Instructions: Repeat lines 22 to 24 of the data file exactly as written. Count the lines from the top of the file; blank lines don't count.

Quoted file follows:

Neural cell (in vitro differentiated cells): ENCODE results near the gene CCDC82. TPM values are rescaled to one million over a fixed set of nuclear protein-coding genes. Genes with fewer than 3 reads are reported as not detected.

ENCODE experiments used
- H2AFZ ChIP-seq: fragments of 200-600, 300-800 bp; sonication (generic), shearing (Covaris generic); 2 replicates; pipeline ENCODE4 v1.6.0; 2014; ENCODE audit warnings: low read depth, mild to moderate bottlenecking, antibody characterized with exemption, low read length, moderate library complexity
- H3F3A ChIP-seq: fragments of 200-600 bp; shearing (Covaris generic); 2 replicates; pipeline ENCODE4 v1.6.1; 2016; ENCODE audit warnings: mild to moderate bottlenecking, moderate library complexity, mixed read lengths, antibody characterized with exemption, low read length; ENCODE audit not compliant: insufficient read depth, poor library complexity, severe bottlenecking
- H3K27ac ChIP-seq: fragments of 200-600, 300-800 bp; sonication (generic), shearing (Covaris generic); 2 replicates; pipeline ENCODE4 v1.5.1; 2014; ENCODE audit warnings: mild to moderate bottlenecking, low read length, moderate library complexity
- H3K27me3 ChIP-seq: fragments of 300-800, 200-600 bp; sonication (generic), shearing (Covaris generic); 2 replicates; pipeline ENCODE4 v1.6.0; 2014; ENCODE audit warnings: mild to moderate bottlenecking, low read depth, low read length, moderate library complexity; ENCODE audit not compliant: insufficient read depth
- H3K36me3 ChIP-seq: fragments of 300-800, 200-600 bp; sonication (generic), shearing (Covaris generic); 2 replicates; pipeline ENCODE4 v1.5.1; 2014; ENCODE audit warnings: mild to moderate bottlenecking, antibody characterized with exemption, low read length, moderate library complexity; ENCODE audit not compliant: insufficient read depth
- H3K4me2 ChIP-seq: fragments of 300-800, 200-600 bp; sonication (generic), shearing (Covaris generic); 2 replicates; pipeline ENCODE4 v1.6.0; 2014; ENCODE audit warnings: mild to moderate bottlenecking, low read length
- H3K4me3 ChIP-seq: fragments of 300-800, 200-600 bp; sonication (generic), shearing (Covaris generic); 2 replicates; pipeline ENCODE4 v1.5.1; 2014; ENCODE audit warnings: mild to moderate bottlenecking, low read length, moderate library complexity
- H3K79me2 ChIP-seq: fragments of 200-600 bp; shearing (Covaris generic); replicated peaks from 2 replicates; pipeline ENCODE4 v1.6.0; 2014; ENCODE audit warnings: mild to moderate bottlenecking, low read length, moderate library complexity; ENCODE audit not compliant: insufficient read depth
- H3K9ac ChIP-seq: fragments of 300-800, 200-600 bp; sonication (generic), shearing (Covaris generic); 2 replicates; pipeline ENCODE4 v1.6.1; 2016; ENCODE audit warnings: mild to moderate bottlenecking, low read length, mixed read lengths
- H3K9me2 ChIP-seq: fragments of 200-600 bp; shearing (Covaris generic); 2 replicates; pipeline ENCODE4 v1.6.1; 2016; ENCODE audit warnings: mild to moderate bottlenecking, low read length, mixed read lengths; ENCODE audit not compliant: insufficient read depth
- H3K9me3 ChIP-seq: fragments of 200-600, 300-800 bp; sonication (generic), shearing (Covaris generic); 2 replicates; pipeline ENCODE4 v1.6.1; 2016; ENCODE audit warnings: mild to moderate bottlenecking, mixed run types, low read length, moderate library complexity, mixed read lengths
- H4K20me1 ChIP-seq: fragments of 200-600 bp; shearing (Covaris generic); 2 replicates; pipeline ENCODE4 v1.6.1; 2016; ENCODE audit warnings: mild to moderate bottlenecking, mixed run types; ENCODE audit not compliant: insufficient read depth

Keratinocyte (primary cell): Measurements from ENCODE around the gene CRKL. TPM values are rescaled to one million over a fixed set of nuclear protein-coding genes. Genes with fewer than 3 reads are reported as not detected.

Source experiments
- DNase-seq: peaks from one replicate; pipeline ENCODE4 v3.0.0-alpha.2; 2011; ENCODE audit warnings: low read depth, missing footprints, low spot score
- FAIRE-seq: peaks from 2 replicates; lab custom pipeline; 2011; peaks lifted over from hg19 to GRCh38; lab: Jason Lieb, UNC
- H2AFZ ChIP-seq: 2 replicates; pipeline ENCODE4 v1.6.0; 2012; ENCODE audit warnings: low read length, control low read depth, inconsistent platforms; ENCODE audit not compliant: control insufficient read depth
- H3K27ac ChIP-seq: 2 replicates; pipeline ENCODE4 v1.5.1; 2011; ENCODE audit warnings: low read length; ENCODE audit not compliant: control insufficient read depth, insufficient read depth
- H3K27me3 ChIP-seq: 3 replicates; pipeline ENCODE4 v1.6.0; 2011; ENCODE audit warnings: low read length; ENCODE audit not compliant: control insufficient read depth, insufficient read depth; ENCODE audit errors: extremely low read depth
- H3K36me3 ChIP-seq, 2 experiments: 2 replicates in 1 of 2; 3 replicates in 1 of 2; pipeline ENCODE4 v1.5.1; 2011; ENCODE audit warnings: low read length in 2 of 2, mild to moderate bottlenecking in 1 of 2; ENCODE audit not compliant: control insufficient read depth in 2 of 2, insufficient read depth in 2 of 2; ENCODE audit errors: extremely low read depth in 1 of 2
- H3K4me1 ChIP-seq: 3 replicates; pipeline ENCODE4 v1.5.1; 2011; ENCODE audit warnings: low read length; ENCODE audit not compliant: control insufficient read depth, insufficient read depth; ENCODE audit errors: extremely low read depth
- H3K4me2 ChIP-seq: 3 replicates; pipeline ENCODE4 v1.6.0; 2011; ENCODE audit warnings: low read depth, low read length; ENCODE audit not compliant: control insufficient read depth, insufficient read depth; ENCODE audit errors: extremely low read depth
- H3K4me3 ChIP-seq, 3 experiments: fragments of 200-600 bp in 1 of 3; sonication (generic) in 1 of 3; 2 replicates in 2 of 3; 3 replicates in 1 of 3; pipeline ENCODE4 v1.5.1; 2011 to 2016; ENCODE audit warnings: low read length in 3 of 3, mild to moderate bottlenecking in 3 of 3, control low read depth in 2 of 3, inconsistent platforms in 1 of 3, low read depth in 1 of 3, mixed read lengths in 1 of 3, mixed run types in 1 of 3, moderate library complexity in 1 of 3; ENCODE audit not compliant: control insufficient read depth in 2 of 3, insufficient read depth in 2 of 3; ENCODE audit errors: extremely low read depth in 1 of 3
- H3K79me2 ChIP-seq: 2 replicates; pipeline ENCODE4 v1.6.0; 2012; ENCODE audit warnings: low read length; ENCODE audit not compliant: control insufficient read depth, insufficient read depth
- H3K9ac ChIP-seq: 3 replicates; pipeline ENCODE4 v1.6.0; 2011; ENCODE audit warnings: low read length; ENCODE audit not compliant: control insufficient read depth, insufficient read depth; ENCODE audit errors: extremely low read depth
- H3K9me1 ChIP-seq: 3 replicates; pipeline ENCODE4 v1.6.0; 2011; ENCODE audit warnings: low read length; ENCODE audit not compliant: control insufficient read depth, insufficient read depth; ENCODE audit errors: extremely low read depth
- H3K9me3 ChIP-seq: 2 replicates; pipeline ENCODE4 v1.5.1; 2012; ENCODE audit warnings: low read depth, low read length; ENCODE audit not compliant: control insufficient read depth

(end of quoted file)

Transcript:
- H3K36me3 ChIP-seq, 2 experiments: 2 replicates in 1 of 2; 3 replicates in 1 of 2; pipeline ENCODE4 v1.5.1; 2011; ENCODE audit warnings: low read length in 2 of 2, mild to moderate bottlenecking in 1 of 2; ENCODE audit not compliant: control insufficient read depth in 2 of 2, insufficient read depth in 2 of 2; ENCODE audit errors: extremely low read depth in 1 of 2
- H3K4me1 ChIP-seq: 3 replicates; pipeline ENCODE4 v1.5.1; 2011; ENCODE audit warnings: low read length; ENCODE audit not compliant: control insufficient read depth, insufficient read depth; ENCODE audit errors: extremely low read depth
- H3K4me2 ChIP-seq: 3 replicates; pipeline ENCODE4 v1.6.0; 2011; ENCODE audit warnings: low read depth, low read length; ENCODE audit not compliant: control insufficient read depth, insufficient read depth; ENCODE audit errors: extremely low read depth